Green and red fluorescent protein tagging of endogenous proteins in glioblastoma using the CRISPR (clustered regularly interspaced short palindromic repeats)-Cas9 system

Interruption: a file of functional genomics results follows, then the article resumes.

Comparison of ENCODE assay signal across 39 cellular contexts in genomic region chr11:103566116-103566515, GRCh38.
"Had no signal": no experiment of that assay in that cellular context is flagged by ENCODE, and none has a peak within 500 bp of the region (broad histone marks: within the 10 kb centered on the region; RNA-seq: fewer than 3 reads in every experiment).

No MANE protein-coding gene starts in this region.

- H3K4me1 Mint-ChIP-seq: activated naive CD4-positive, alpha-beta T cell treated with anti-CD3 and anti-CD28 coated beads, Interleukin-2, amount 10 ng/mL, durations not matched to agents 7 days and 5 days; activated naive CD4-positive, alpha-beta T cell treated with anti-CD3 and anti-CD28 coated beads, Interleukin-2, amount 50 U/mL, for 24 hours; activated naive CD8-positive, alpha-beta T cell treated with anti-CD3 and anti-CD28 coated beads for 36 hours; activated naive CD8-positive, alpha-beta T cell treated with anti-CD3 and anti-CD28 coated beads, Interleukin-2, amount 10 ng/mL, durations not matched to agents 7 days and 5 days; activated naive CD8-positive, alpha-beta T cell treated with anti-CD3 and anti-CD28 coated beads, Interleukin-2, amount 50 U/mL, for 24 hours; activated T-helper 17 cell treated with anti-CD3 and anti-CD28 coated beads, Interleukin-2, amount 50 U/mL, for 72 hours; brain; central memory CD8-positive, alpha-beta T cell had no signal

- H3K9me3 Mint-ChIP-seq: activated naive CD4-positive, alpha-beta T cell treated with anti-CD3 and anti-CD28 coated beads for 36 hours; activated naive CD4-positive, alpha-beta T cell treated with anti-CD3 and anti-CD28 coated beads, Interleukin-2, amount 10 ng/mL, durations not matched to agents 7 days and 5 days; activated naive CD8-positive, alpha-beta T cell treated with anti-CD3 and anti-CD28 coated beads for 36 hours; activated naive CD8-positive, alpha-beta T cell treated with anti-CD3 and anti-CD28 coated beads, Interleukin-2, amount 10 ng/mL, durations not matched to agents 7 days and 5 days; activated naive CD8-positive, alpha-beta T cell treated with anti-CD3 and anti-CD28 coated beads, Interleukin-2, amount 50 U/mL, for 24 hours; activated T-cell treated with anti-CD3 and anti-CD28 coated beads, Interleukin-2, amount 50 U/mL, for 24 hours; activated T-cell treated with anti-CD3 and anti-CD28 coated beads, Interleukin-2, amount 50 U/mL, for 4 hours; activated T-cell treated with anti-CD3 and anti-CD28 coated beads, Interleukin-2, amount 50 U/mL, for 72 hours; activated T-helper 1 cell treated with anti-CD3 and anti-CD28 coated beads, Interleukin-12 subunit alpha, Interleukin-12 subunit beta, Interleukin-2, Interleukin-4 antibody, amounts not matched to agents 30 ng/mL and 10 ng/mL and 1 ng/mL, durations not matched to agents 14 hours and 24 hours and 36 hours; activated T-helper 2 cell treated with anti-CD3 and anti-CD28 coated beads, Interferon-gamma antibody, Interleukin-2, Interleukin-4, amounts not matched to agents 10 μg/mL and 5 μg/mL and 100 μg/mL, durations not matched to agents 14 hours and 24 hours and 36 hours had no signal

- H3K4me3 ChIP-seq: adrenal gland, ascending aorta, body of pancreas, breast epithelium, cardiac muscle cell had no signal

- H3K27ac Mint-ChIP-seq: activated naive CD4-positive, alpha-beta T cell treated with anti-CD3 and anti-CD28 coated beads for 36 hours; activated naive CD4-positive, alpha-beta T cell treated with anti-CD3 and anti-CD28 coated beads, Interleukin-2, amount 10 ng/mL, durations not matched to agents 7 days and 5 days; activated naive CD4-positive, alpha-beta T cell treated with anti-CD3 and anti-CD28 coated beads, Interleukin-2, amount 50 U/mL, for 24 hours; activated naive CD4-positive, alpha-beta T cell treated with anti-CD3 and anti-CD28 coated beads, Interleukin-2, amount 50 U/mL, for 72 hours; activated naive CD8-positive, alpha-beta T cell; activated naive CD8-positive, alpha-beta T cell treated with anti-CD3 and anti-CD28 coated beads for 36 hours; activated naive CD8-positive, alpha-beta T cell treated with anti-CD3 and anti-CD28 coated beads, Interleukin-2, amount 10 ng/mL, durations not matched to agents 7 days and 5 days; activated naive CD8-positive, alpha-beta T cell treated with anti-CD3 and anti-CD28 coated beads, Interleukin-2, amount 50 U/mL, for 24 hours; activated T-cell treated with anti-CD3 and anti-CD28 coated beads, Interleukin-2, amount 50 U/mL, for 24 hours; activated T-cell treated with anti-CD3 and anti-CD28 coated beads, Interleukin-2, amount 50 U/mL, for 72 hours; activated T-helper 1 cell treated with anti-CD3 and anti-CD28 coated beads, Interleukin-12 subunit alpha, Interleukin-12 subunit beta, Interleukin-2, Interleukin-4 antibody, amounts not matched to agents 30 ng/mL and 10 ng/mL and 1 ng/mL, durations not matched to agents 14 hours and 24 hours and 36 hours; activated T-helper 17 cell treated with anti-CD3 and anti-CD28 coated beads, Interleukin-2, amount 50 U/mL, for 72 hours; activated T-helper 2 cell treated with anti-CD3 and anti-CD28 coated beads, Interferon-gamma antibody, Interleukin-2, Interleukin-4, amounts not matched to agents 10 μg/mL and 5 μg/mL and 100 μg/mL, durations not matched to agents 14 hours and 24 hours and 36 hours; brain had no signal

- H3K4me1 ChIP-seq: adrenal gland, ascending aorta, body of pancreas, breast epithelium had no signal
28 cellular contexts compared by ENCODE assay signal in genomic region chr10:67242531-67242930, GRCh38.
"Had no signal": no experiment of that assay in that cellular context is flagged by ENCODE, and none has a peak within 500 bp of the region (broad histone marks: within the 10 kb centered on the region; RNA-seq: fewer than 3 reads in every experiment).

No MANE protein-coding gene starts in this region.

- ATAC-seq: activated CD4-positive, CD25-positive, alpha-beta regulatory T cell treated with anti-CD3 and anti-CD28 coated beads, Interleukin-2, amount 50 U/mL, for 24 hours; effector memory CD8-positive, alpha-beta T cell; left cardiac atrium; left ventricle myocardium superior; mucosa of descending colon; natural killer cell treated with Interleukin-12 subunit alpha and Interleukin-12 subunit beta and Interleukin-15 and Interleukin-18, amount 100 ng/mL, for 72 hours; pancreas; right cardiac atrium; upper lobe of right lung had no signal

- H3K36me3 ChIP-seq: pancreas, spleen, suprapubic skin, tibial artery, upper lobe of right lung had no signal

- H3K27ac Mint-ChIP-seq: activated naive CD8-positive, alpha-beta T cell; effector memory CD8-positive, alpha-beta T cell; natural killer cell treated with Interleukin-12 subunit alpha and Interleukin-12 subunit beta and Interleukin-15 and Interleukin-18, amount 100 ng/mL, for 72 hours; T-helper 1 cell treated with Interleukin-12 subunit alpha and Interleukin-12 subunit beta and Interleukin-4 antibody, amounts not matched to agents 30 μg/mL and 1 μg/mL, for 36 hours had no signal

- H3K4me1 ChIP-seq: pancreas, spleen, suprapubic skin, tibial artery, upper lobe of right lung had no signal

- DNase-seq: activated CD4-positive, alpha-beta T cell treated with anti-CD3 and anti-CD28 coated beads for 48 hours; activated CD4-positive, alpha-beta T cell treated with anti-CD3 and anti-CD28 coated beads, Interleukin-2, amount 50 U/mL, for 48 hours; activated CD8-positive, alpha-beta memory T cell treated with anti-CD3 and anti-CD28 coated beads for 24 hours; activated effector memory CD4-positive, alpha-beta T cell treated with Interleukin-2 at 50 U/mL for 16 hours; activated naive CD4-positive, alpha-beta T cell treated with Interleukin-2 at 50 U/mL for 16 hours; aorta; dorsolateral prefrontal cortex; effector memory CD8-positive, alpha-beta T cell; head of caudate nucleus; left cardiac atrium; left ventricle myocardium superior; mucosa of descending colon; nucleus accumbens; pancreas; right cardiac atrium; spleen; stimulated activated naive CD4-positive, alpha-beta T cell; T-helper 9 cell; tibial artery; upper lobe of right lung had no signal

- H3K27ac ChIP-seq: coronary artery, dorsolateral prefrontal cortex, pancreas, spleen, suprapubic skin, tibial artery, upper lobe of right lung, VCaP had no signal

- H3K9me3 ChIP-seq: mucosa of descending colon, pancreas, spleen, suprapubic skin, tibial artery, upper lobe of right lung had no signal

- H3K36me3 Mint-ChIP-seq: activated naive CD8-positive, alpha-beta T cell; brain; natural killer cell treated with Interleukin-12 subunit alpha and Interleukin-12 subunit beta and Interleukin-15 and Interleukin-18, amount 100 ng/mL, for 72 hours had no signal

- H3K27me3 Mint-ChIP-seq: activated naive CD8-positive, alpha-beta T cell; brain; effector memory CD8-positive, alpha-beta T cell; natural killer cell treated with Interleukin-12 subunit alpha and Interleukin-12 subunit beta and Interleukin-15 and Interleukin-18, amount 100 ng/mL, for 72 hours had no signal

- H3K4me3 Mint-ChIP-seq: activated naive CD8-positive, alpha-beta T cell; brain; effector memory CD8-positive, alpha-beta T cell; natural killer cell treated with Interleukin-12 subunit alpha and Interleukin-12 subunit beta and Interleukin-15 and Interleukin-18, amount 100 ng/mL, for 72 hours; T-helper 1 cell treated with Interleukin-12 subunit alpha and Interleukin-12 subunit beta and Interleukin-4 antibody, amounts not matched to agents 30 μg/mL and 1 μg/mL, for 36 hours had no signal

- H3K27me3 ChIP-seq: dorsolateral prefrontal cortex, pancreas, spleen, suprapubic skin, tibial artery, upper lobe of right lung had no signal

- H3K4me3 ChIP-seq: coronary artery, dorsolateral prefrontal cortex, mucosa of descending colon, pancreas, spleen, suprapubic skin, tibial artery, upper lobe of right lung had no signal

Abstract: Glioblastoma multiforme is the most malignant primary brain tumor that affects adults, recognized by the World Health Organization as an aggressive grade IV astrocytoma. Patients diagnosed with this type of tumor are left with a poor prognosis even with the most advanced treatment available. The cancer is quite heterogeneous and is typically categorized into four different subtypes depending on genetic aberrations and patient characteristics. Furthermore, researchers have discovered a subpopulation of glioblastoma cells, known as cancer stem cells, which are thought to be resistant to current therapies and responsible for tumor reoccurrence and relapse. Previous studies, in addition to this one, have found that the differentiation of glioblastoma cells downregulate nestin protein expression, the selected stem cell marker, and upregulate glial fibrillary acid protein expression, the selected differentiation marker, using immunofluorescence. Thus, one alternative treatment option is to understand the mechanism underlying the differentiation of cancer stem cells. Four cell cultures representative of each glioblastoma subtype will be endogenously tagged using the genome editing system, Clustered Regularly Interspaced Short Palindromic Repeats (CRISPR/Cas9). The representative stem cell marker, nestin, will be tagged with a green fluorescent protein, while the chosen differentiation marker, glial fibrillary acid protein, will be tagged with a red fluorescent protein. Several drugs were screened to analyze whether the drugs had a differentiation effect on the glioblastoma cells. As a result, strong evidence indicated that bone morphogenetic protein four upregulated glial fibrillary acid protein expression levels to the same extent as the differentiation control media using 5% fetal bovine serum. The goal of this study is to establish a method to directly monitor the differentiation process of glioblastoma cells as a novel molecular screening method. In this case, all glioblastoma cells, even the ones resistant to treatment, can be eliminated through an initial “pre-treatment” by forcing differentiation of cancer stem cells, making the cells more susceptible to the chemotherapy drugs. In the long run, glioblastoma patients would have a chance at a more positive prognosis; a longer life that is free of glioblastoma.
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